What It's Like Being a Lead Defense Attorney and Prosecutor in the Nazi Mind Trial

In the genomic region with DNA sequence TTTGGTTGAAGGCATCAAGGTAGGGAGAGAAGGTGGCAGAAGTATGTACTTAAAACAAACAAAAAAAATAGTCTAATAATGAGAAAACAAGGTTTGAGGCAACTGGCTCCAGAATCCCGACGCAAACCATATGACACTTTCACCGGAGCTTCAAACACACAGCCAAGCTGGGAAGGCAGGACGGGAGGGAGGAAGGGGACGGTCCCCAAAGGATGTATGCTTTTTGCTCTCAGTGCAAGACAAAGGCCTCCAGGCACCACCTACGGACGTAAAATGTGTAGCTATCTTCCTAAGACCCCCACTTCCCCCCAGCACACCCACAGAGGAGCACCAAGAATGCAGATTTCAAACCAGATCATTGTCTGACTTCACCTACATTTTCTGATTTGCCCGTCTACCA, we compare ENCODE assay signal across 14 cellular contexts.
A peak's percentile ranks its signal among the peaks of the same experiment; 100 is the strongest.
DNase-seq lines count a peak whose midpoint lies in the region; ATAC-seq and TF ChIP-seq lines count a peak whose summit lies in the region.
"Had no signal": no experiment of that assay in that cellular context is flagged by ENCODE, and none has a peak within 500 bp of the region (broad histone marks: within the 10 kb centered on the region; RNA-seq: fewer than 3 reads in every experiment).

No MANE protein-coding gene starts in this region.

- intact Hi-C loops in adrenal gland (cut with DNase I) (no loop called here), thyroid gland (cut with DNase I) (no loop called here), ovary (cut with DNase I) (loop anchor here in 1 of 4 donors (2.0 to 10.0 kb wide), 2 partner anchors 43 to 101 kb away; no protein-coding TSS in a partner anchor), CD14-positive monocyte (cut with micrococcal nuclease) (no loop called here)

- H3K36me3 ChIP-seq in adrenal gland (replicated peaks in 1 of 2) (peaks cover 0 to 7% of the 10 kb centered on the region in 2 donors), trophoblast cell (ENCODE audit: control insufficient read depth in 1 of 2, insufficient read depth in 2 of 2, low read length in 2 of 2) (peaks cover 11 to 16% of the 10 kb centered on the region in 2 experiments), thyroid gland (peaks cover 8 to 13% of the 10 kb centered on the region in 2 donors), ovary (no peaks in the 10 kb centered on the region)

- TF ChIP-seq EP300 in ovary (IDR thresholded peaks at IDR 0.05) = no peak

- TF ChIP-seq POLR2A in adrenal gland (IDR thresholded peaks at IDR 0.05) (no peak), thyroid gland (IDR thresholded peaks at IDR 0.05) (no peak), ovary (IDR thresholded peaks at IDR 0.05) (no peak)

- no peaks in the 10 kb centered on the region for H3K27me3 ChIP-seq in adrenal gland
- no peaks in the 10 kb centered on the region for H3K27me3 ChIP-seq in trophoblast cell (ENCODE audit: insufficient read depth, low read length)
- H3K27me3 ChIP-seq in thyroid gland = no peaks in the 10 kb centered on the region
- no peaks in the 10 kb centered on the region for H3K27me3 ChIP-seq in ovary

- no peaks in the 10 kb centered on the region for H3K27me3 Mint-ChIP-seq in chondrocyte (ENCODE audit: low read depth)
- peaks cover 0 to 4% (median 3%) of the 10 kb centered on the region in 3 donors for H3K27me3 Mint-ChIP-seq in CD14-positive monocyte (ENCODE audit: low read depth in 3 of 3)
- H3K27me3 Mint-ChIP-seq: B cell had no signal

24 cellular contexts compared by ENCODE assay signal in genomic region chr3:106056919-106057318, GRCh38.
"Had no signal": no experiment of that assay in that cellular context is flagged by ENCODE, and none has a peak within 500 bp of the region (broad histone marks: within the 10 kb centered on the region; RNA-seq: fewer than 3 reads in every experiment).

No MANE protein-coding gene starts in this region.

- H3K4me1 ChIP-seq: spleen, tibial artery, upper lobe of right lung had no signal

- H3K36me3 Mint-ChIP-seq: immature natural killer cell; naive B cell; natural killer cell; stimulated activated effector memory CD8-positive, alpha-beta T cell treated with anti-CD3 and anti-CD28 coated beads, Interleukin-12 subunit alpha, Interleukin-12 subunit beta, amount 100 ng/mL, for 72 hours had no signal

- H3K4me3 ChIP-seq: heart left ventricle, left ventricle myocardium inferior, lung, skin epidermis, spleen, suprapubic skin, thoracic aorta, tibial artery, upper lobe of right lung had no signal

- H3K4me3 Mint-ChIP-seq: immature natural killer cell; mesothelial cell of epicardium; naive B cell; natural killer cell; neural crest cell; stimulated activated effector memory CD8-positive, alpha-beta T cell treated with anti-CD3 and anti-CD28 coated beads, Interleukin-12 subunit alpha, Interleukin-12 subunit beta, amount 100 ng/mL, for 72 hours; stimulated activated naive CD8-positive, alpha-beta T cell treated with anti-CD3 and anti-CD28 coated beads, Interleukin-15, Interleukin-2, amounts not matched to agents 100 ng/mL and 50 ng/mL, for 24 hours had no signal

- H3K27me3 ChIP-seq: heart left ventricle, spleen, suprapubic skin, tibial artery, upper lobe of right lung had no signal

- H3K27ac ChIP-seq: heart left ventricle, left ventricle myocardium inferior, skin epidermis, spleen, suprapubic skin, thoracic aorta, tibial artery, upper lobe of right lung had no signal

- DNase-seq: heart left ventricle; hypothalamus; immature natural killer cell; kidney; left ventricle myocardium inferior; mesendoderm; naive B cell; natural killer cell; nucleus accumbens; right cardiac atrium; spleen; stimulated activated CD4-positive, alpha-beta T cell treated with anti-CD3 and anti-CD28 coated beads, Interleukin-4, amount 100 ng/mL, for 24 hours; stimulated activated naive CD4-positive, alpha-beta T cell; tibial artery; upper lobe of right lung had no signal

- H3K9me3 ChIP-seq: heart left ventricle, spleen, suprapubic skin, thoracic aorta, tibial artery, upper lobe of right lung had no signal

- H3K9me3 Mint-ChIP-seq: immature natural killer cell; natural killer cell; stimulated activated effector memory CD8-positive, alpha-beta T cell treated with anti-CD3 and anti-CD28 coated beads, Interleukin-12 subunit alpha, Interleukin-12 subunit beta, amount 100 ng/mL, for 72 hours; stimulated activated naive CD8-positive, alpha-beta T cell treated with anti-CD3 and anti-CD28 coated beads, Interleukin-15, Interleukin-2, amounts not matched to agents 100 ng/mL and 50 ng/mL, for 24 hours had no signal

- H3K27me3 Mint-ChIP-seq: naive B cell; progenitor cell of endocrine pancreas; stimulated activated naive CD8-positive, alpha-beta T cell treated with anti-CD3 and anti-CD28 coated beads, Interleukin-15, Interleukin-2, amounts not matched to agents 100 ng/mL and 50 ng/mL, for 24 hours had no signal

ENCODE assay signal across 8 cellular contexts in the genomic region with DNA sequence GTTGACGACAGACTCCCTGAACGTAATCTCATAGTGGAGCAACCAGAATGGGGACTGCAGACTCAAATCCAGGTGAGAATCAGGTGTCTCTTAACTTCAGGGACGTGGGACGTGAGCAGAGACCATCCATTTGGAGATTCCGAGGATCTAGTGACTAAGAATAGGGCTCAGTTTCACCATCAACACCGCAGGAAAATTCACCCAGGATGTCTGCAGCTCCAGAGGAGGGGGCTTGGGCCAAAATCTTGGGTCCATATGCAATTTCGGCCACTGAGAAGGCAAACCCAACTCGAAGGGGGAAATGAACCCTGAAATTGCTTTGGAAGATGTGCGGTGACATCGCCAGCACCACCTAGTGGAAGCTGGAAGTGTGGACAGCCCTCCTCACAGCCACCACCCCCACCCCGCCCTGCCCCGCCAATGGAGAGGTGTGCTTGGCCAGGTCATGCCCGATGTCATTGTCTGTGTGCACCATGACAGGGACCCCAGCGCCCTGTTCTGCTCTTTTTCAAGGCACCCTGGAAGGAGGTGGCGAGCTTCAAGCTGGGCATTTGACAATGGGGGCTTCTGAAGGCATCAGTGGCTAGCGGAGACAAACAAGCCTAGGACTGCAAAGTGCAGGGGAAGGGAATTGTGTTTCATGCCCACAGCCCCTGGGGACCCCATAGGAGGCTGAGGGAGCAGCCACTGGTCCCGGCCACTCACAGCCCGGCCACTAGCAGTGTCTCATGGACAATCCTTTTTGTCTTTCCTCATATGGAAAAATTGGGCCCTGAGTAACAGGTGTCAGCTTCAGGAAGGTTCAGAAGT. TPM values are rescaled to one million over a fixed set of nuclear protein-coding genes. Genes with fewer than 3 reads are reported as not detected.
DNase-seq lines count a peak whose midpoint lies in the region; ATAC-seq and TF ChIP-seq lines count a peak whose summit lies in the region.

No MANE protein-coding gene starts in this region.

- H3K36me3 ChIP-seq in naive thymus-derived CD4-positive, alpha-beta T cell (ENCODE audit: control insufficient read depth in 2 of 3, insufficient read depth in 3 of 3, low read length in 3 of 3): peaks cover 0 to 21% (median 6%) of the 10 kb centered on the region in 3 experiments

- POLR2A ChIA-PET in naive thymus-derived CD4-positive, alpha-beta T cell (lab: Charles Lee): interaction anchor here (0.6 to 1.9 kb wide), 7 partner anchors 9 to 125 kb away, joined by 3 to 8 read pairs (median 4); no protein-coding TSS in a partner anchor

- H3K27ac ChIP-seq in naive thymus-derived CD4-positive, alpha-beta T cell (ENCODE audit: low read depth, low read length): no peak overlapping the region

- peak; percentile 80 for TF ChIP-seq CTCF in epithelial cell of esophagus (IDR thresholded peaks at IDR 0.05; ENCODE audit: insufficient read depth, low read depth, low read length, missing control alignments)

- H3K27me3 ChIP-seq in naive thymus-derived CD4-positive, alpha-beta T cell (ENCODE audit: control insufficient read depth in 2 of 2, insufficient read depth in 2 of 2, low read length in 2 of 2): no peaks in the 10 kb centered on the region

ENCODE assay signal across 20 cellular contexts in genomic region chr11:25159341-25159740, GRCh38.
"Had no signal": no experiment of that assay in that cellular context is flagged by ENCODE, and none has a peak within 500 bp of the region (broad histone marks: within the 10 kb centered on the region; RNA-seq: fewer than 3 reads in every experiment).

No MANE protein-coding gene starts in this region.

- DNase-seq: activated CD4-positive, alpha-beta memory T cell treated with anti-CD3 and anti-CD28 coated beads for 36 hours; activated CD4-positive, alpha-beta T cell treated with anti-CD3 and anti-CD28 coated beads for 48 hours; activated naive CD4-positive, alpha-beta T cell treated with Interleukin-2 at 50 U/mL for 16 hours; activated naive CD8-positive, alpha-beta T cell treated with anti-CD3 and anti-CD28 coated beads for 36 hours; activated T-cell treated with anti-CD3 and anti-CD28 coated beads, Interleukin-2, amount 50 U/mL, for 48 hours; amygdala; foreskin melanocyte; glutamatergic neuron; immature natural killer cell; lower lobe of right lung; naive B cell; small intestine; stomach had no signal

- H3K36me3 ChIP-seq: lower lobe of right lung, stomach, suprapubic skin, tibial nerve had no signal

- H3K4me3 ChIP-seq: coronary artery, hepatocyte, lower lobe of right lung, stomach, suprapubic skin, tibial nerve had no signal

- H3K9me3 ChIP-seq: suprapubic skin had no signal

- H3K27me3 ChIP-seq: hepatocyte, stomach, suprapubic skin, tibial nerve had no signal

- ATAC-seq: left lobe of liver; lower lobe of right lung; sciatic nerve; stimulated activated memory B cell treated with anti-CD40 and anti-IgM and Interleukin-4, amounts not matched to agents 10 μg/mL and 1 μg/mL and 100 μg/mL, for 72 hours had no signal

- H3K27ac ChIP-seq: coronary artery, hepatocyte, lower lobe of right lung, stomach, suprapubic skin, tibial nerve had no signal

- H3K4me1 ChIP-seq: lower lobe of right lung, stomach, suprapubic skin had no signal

Anastasiya Varenytsya, Henry Block, Atman Satpathy In light of Latin’s 37th Nuremberg Trials and Nazi Mind class coming to an end, Henry, Atman, and I wanted to share our experiences as Chief Prosecutors and Chief Defense as well as provide some words of advice for any students in the near future wanting to take the semester course taught by the legendary Mr. Fript. It doesn’t matter what your role in the trial is because everyone has a lot of responsibility and work. The class itself is heavy on work from day one, being the only history elective that requires summer reading. In addition to daily reading assignments, the majority of the class is a discussion, in which all the students and Mr. Fript sit down and talk about the readings, crucial ideas, and the buildup of Nazi Germany and Hitler’s rise to power. But, the class is so much more than that – we don’t just sit around and talk about a bunch of dead Nazis. We look at Nazi Germany and the Nuremberg Trials as guidelines and foundations to understanding the world we live in today. It’s eye-opening once we realize not everything is black and white and not everything can be easily categorized into good or bad. There’s still so much work to be done in terms of finding peace within the world. The Trial is a twelve-hour simulation in which both Nazi Mind classes come together and present several of the twenty-two notorious Nazis tried at the Nuremberg Trials of 1946. It’s open to the public, and held at the Daley Center Court in downtown Chicago. Chiefs and Justices hold a pre-trial prior to the day of the Trial, where the two Prosecutors and one Defense present their arguments to the panel of Justices. Every year is different and unique, but the message and purpose is always the same. Here are our three chiefs of 2015 and their experiences:   Henry Block, Prosecution Team: Lead   Please explain your position in the Nuremberg Mock Trial.   In the Nuremberg Trials, I was the chief prosecutor in charge of arguing for the legality of the trials itself and the charges against the Nazis—those charges being criminal conspiracy, crimes against peace, war crimes, and crimes against humanity. If I didn’t prove these charges legal, everyone who was a Nazi in the trials would have been acquitted. I had to form a broad argument against the Nazi party and those playing the defendants. It was my job to respond to and argue against every point that the lead defense attorney, Anastasiya, made. During the trials, I also sat with the prosecutors during their trials and helped them argue against the Defense.   What did your job require you to do?   I had to do extensive research into every aspect of the Nazi’s rise to power and actions during World War Two by reading and finding tons of primary and secondary documents. The majority of my time was spent writing my Response to the Motion on Behalf of all Defense. In this brief, I had to detail every element of my argument, give historical context and evidence for my argument, and respond to every point that Anastasiya made in her brief. She made that part very hard for me. In addition to this, I had to give a twenty minute speech summarizing my points the day before the trial and a five minute speech the day of the trial and answer many questions from the justices.   What was most challenging for you?   The most challenging part of this process for me was definitely a combination of the workload and the immense independence. Once we started preparing for the Nuremberg trials, an already challenging class became infinitely more challenging. Mr. Fript was always there to answer a question or help me find a document, but he didn’t walk me through what argument I needed to form. This experience of having to do this much work on my own and space it out over time so I wouldn’t drown was definitely a learning experience for me.   In retrospect, what are some things you wish you would have done differently?   When we were questioned by the justices, I stumbled heavily on an answer I should have known. Though it didn’t affect the outcome of the verdict, I spent a lot of time during the early hours of the trials feeling disappointed with myself. I was done with the bulk of my work and I should have been relieved and enjoyed the experience, but I was too caught up in my own minor mistake.   Special memories, moments, and experiences?   When I first heard that the Nuremberg trials were going to be twelve hours long and we had to be there all day, I didn’t know how I was going to make it through. But that day was truly a memorable and fun experience. The whole process, from the first class to the end of the trial was as hard as it was enjoyable. The awesome Sauckel case (Sophie Woan and El Buchanan vs Ella Katz and Anika Jagasia), ordering crepes as Kaltenbrunner, and Nazi puns on Nazi puns, just to name a few fond memories.   Any advice for future Nazi Minders?   Take this class. Be willing to put the time, effort, and stress into it because it will all pay off. You will learn so much, not only about the Nazi party, but how it could have possibly gained power and how normal, educated people could submit themselves to such evil. It is not only a history class. It is a class on morality and psychology. Manage your time wisely, soak up information, do the readings, take good notes, stay on track, and be prepared to question yourself and the world around you.   Atman Satpathy, Prosecution Team: Schutzstaffel (SS)   Please explain your position in the Nuremberg Mock Trial.   I was the chief prosecutor in charge of proving the criminality of the Schutzstaffel. My role was to prove how the actions of the SS were illegal, with the hard part being that a lot of the laws they broke were not written down, but were moral laws that every human instinctively knows is wrong. Since a few of the nazis on trial were members of the SS, it was important that I proved the SS as criminal since that was a major part in the prosecution’s argument against them.   What did your job require you to do?   My job required that I know every facet and detail about the SS organization so that I could create a brief that detailed the moral and legal argument for the criminality of the organization. This required a lot of reading, typing, and late nights doing work. In addition, during the pretrial me and the other Chiefs had to create speeches that were twenty minutes apiece detailing our arguments. During the trials we were tasked with condensing our argument into five minutes and then answering questions from the justices.   What was most challenging for you?   The most challenging part was trying to condense the information in my brief so as to keep my pretrial speech to twenty minutes. A lot of important details and quotes had to be cut so I could simply get to the crux of my argument. In the end when I had to deliver my speech, I thankfully asked for a two minute warning so that I could skip a small but important section of my speech so as to get to the ending of speech where I spoke my overall argument.   In retrospect, what are some things you wish you would have done differently?   Before the Nazi criminals who were members of the SS were to go on trial, Anastasiya made an appeal that being a member of a criminal organization doesn’t make one a criminal. I was told that this appeal would happen briefly before the trial and I didn’t give it much thought as Fript said I would only need to write a couple of sentences of rebuttal. I ended up writing my rebuttal 30 seconds before the appeal was made and I ended up losing that specific case and the verdict was that the SS is a criminal organization, but criminality of membership is on a case by case basis (verdict that happened at the actual trial).   Special memories, moments, and experiences?   The entire Nurnberg simulation is truly a one of a kind of experience and an incredibly memorable experience. The whole simulation is educational and fun and before the trial I talked to Mr. Baer who remembers his Nurnberg experience fondly. You also make new friends and talk to people you wouldn’t normally talk to, as the only way to have a successful prosecution or defense is through teamwork and communication.  There will also be moments that will happen organically from the stress and frustration of everyone including: “I’m so stressed, so I’m just gonna cuddle up with Mein Kampf” (Anastasiya) and “My penmanship does not seem to match the strength of my argument,” (Will Slater when he could not read his own writing in front of everyone at the trial) and the entire cross examination between David and Sarah where they were going at each other in the most entertaining way ever.   Any advice for future Nazi Minders?   Manage your time and always have a plan. If you are prepared and organized, then the class will not be as notoriously hard as you have heard it is. Always think about how what you’re learning in the class relates to the modern world and you will be even more intellectually engaged in the discussion. For example, throughout the class I would see lots of parallels between the Nazi party and ISIS and of Adolf Hitler and Donald Trump. Connections like these made me understand Nazi Germany and our current political landscape even more and I started to truly understand how normal people could be driven to do awful things.The class is extremely fun and just know that this is one of the few classes where the grade doesn’t matter, but the experiences and lessons that you learn from it does.   Anastasiya Varenytsya, Defense Team: Lead   Please explain your position in the Nuremberg Mock Trial.   As chief defense, I was building a case for the Nazis and justifying the legality of the Nazi Party. I was also responsible for poking holes at the construction of the Trials, finding a way for the Justices to listen and realize their mistakes. I didn’t think it would be as successful if I argued whether the Nazis were good or bad, so I constructed my points around law, and the importance of following its procedures – and that it was immoral for victors to bend the law. During the trial, I sat on most of the cases, helping out my defendants and attorneys along the way.   What did your job require you to do?   My biggest project was the Motion on Behalf of All Defense. The twenty-five page brief outlined everything from the contradictions of the Charter to the valid Communist fear of the twentieth-century; from the irrationality of peace-treaties and covenants to the Jewish Question. I was building arguments that if the Tribunal agreed with, my defendants would be able to use them for their own case. Along with Henry and Atman, I was required to give a twenty-minute speech at the pretrial; then a short recap the day off the trail along with ad lib questioning.   What was most challenging for you?   The week of the Trial… at that point, I felt as if I hadn’t used my time wisely because there were so many ideas I wanted to develop in my brief but such little time that I had to narrow it down quickly. I needed to find a way for people to listen to the mishaps and realize that Nuremberg wasn’t all perfect and right (we’re doing mock trials for a reason). Across the board, that last week drained everyone physically and emotionally. As most people would think, being the “devil’s advocate” wasn’t as hard as expected. I’m comfortable with challenging myself and the “unquestionable” morals instilled in us – that’s when we grow and learn the most.   In retrospect, what are some things you wish you would have done differently?   I wish I would have made a plan, and sticked to it. When we began preparing for Nuremberg, I wasn’t expecting such independence and lack of direction. Mr. Fript doesn’t hold your hand the first few months of the class, and even more so during Nuremberg time. But, he always has his doors open for students to come in. He understands how stressful and crazy this project is, and the amount of trust he puts in his students is uplifting.   Special memories, moments, and experiences?   “Eating my way through Nazi Mind”… when people saw Mein Kampf sitting in my locker/reading it openly at Starbucks… “we cannot try Adolf Hitler because, well, uhm he’s dead”… Karl Brandt vs NMT (Charlie Moss & Daniel Korach) as well as Fritz Sauckel (Anika Jagasia & Ella Katz)… and the extremely moving, tear-producing, closing remarks made by Kelly Farley and Mr. Fript after the verdict. Forever grateful for those little moments.   Any advice for future Nazi Minders?   It’s cheesy but honestly an understatement, but the class changed my life. It’s unbelievable how personal the class became and how relevant it was to my everyday life. My advice? Take the class, but be vulnerable to morally-challenging ideas. Be ready to talk about a really dark part of history, and be ready for lots of tears, drama, and stress (I learned that stressing out wastes a lot of time and in reality there is such a limit of time that you’re forced to disregard it). If you encourage yourself to talk about issues brought up in class outside of class, you’ll realize how relevant the issues of Nazi Germany are prevalent today. And finally, find a note-taking system that works for you… quickly. ]]>